The third waste stream consists of the leftover metal cladding tubes that encased the nuclear fuel, and the metal plenums that extended above the fuel region, which are contaminated with fission products and sodium. The original plan was to convert these scraps into a stable, homogeneous waste form. But the FOIA documents reveal that DOE is also reconsidering this plan, and considering redefining this material as transuranic or low-level waste so it could be disposed of without further processing in WIPP or a low-level radioactive waste disposal facility. Storage of the accumulating metal scrap material is also becoming an increasing burden at INL (Ref. 7).

In other words, pyroprocessing has taken one potentially difficult form of nuclear waste and converted it into multiple challenging forms of nuclear waste. DOE has spent hundreds of millions of dollars only to magnify, rather than simplify, the waste problem. This is especially outrageous in light of other FOIA documents that indicate that DOE never definitively concluded that the sodium-bonded spent fuel was unsafe to directly dispose of in the first place. But it insisted on pursuing pyroprocessing rather than conducting studies that might have shown it was unnecessary.

Everyone with an interest in pyroprocessing should reassess their views given the real-world problems experienced in implementing the technology over the last 20 years at INL. They should also note that the variant of the process being used to treat the EBR-II spent fuel is less complex than the process that would be needed to extract plutonium and other actinides to produce fresh fuel for fast reactors. In other words, the technology is a long way from being demonstrated as a practical approach for electricity production. It makes much more sense to pursue improvements in once-through nuclear power systems than to waste any more time and money on reprocessing technologies that pose proliferation, security and safety risks. DOE continues to consider alternatives to pyroprocessing for the blanket fuel (Ref. 8). It should give serious thought to the possibility of direct disposal of the remaining inventory without processing.

Links to FOIA documents

Below are links to some of the documents that UCS obtained from its FOIA request. We will provide more documents and analyses of them soon.

August 14, 2017 Posted by | Reference, reprocessing, USA | Leave a comment

In the effort to deal with nuclear waste, pyroprocessing created even more problems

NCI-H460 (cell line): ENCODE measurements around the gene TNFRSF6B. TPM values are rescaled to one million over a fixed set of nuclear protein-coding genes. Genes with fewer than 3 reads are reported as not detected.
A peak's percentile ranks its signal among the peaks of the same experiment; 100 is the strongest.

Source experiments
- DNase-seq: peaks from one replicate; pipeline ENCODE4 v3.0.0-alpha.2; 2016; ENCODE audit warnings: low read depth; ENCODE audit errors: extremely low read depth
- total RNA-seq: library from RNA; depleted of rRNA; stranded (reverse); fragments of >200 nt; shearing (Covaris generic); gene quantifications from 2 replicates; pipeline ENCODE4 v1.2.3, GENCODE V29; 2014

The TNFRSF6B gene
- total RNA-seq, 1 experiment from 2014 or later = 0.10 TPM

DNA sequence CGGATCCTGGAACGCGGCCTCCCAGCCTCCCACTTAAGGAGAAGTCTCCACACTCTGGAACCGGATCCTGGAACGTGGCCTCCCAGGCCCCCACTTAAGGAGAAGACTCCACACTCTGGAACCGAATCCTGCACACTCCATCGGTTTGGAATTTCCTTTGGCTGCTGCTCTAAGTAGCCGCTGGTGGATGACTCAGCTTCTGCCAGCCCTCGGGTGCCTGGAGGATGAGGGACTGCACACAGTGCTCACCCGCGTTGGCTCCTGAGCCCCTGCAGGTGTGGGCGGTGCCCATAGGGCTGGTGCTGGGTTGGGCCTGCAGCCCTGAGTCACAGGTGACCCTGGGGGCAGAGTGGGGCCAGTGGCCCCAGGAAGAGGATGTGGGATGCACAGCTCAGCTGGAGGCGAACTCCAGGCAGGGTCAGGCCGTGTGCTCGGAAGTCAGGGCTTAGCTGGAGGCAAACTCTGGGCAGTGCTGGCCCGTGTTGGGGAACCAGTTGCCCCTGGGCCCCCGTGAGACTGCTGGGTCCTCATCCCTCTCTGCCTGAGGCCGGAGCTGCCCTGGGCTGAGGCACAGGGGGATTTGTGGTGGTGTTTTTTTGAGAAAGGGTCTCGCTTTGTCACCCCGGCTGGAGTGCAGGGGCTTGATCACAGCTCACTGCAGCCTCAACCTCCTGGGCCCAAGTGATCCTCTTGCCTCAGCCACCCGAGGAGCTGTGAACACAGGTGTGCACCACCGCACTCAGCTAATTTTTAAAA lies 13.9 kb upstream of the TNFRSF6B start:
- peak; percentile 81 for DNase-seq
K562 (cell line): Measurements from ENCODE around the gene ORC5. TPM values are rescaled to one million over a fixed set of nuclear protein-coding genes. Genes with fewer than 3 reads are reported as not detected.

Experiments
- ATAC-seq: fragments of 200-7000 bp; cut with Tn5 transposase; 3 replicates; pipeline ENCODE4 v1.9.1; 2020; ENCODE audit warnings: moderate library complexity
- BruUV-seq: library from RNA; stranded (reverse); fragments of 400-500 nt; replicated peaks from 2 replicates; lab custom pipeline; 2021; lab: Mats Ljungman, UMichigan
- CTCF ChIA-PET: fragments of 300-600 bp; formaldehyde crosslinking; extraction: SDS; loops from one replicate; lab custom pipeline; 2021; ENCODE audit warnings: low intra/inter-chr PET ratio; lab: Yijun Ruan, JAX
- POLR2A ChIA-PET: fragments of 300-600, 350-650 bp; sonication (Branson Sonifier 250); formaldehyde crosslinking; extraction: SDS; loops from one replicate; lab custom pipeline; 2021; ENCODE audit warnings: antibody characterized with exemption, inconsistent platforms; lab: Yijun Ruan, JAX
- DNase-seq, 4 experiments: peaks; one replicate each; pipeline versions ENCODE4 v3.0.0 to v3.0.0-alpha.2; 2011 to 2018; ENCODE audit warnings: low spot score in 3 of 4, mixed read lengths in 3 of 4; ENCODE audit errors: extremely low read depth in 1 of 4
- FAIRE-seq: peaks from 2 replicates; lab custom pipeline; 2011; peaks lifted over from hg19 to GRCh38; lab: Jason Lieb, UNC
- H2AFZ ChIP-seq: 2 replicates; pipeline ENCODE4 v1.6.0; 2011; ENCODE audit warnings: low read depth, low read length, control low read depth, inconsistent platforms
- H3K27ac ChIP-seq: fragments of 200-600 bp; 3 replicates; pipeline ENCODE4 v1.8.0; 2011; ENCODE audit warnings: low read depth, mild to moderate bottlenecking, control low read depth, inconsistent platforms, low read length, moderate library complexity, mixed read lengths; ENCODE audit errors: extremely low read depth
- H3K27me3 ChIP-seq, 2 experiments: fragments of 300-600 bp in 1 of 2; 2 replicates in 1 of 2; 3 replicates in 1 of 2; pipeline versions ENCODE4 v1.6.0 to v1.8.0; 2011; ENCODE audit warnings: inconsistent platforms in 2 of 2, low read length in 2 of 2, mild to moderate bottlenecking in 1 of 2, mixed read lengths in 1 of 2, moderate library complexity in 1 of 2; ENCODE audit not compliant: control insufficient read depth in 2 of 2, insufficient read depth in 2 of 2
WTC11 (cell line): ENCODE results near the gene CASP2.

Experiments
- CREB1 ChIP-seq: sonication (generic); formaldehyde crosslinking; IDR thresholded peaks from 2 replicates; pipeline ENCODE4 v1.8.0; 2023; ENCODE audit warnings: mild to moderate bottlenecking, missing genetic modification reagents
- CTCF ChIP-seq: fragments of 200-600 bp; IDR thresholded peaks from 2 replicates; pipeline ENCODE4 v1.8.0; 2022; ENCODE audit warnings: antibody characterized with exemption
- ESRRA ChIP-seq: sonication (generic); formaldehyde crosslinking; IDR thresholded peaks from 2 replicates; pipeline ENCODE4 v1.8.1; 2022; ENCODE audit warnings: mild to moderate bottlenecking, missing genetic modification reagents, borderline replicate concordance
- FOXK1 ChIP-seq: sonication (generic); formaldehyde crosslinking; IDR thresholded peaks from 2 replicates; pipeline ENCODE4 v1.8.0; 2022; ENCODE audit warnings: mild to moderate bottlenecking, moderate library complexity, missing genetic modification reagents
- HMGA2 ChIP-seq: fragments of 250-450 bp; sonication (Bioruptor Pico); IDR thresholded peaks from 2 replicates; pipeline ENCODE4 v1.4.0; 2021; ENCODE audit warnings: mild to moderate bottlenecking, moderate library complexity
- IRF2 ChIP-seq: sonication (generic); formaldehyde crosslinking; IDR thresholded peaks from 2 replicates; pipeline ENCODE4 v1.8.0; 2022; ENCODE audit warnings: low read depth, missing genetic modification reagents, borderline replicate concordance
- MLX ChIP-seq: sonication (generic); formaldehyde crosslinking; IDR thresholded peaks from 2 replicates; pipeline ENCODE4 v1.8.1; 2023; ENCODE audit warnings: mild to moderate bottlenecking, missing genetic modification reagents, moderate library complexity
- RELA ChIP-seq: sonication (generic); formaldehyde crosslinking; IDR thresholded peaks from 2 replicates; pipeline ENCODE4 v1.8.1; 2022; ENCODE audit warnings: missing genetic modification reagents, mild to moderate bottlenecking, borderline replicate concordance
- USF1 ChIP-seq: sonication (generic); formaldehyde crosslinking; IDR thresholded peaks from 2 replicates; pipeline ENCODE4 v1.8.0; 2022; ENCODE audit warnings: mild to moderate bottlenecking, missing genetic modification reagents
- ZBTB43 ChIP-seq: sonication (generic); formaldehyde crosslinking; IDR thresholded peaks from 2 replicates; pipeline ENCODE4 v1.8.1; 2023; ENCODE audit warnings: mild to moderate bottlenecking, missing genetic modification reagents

Since the project began 17 years ago, 15% of the waste has been processed, an average of one-fourth of a metric ton per year. That’s 20 times slower than originally expected, a pace that would stretch the work into the next century — long past the 2035 deadline.

Lyman said he was determined to explore the Idaho program in light of increasing interest in the scientific and regulatory communities in advanced nuclear reactors — including breeder reactors — and what he believed was misleading information by advocates.

The Idaho National Lab created a ‘wonder fuel.’ Now, it’s radioactive waste that won’t go away,, Ralph VartabedianContact Reporter, 13 Aug 17  In the early days of atomic energy, the federal government powered up an experimental reactor in Idaho with an ambitious goal: create a “wonder fuel” for the nation.

The reactor was one of the nation’s first “breeder” reactors — designed to make its own new plutonium fuel while it generated electricity, solving what scientists at the time thought was a looming shortage of uranium for power plants and nuclear weapons.

It went into operation in 1964 and kept the lights burning at the sprawling national laboratory for three decades.

But enthusiasm eventually waned for the breeder reactor program owing to safety concerns, high costs and an adequate supply of uranium. Today, its only legacy is 26 metric tons of highly radioactive waste. What to do with that spent fuel is causing the federal government deepening political, technical, legal and financial headaches.

The reactor was shut down in 1994. Under a legal settlement with Idaho regulators the next year, the Department of Energy pledged to have the waste treated and ready to transport out of the state by 2035.

The chances of that happening now appear slim. A special treatment plant is having so many problems and delays that it could take many decades past the deadline to finish the job.

“The process doesn’t work,” said Edwin Lyman, a physicist at the Union of Concerned Scientists, who has documented the problems in a new report. “It turned out to be harder to execute and less reliable than they promised.”

Many of the cleanup efforts, like the one in Idaho, are years or even decades behind schedule, reflecting practices that were far too optimistic when it came to technology, costs and management know-how.

Jim Owendoff, the acting chief of the Energy Department’s environmental management program, recently ordered a 45-day review of the entire $6-billion-a-year radiation cleanup effort. “What I am looking at is how we can be more timely in our decision-making,” he said in a department newsletter.

The Idaho reactor, located at the 890-square-mile Idaho National Laboratory, was designed to produce electricity while it “breeds” new fuel by allowing fast-moving neutrons to convert non-fissionable uranium into fissionable plutonium.

But the complexity of breeder reactors led to safety problems.